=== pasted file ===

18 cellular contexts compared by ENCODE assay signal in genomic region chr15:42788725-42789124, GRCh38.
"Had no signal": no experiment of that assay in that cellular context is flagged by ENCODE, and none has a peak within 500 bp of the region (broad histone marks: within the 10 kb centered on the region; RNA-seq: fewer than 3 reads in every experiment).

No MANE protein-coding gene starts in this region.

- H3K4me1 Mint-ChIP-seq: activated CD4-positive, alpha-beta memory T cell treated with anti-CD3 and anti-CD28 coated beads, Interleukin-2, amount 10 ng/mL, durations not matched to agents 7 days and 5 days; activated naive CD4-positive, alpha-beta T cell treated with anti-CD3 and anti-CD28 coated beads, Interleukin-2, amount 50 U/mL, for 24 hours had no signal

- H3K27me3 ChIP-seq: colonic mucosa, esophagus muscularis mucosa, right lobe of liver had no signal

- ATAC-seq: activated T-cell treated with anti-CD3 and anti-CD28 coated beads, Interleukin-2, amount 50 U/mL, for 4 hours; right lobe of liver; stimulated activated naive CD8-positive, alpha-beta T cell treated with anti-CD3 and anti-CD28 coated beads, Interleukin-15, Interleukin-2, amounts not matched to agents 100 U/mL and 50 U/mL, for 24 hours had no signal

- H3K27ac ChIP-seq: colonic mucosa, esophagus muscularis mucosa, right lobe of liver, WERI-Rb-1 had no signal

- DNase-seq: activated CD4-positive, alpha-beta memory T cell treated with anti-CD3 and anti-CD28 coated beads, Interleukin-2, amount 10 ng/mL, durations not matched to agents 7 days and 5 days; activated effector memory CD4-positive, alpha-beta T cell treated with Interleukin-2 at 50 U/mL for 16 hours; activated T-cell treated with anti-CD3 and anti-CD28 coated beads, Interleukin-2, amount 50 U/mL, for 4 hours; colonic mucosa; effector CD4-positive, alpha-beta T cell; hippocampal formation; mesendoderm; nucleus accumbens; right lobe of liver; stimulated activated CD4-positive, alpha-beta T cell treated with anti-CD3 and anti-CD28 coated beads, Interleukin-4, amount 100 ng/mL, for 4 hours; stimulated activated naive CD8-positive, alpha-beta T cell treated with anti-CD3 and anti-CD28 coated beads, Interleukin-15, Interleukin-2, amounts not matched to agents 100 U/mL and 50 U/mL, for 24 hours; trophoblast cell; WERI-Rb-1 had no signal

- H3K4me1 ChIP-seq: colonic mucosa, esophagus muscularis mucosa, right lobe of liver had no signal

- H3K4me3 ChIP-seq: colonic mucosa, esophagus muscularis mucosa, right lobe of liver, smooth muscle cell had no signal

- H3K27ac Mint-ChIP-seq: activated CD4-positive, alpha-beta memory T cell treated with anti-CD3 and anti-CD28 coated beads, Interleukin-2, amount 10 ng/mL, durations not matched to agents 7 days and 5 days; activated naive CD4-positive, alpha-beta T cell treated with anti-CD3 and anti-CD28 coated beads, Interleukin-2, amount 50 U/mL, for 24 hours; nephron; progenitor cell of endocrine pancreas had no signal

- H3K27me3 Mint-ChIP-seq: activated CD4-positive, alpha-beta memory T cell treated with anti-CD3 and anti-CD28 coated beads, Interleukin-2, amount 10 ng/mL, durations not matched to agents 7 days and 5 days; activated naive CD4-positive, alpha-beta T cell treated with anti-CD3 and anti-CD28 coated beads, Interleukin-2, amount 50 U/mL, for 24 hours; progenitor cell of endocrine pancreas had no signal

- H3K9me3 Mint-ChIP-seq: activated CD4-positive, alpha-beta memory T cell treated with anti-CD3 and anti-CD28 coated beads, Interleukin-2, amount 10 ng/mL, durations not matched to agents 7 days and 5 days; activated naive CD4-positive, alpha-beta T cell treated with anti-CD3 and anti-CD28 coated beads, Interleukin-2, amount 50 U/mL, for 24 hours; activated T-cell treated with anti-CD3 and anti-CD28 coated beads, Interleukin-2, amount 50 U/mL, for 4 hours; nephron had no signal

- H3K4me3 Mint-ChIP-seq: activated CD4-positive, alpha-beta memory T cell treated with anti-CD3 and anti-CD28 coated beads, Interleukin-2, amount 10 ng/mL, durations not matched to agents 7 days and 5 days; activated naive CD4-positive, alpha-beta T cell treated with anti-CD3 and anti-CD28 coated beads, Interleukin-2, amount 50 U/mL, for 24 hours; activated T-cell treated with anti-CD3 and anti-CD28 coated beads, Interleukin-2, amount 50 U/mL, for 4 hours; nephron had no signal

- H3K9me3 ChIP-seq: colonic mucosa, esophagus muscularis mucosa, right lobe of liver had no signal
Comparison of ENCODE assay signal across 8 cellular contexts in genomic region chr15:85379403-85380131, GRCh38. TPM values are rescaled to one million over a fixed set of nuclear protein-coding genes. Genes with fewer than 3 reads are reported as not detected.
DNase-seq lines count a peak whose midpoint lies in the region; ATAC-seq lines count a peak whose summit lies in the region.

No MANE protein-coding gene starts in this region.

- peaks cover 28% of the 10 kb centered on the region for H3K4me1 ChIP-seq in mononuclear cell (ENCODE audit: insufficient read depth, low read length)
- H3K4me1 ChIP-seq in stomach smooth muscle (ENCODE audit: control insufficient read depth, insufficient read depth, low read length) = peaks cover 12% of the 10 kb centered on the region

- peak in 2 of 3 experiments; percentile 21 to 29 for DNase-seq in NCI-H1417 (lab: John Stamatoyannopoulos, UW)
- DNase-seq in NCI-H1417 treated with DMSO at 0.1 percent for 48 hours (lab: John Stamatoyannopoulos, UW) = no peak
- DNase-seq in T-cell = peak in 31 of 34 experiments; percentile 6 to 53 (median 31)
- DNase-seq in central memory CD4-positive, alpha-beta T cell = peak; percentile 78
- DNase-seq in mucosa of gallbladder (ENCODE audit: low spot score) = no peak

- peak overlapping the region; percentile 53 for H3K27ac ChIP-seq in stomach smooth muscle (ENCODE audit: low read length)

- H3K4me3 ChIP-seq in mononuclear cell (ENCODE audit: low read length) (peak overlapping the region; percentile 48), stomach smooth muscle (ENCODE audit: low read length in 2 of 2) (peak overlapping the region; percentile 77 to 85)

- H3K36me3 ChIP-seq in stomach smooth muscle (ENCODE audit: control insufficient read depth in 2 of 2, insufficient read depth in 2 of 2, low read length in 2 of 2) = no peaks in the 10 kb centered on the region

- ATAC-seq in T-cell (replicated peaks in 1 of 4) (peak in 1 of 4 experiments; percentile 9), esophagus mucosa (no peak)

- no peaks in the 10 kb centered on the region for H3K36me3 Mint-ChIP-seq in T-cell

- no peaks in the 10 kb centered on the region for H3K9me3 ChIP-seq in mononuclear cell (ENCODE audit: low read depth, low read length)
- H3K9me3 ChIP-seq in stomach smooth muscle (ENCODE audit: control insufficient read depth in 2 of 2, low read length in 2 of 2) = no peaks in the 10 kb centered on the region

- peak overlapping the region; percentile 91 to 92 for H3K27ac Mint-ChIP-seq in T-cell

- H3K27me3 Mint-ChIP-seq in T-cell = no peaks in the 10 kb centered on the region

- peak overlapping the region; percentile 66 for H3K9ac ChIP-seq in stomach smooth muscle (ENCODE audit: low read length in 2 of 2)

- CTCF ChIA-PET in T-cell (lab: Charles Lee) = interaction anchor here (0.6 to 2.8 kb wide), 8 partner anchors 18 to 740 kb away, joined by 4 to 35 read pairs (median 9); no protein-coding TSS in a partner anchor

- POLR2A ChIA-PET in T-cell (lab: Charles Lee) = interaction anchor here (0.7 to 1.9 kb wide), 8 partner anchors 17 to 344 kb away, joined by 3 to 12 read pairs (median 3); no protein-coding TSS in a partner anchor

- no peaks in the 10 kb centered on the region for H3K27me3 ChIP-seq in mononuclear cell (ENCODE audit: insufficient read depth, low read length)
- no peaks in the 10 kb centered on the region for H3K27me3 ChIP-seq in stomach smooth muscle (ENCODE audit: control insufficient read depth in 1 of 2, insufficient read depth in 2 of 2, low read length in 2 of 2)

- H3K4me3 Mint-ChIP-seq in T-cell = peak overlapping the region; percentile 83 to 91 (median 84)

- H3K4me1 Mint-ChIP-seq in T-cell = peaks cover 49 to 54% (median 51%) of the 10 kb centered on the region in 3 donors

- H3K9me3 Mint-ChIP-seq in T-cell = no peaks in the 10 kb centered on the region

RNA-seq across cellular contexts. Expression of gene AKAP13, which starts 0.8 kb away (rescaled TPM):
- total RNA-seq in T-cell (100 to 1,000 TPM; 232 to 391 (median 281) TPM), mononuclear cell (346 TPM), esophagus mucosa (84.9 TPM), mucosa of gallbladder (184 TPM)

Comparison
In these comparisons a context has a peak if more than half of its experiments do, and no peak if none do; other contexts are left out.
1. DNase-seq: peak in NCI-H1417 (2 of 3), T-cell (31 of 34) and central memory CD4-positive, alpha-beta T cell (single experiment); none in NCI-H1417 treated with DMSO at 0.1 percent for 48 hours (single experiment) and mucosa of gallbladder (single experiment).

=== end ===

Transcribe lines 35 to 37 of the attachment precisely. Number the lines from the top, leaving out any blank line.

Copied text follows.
- peak overlapping the region; percentile 66 for H3K9ac ChIP-seq in stomach smooth muscle (ENCODE audit: low read length in 2 of 2)

- CTCF ChIA-PET in T-cell (lab: Charles Lee) = interaction anchor here (0.6 to 2.8 kb wide), 8 partner anchors 18 to 740 kb away, joined by 4 to 35 read pairs (median 9); no protein-coding TSS in a partner anchor

- POLR2A ChIA-PET in T-cell (lab: Charles Lee) = interaction anchor here (0.7 to 1.9 kb wide), 8 partner anchors 17 to 344 kb away, joined by 3 to 12 read pairs (median 3); no protein-coding TSS in a partner anchor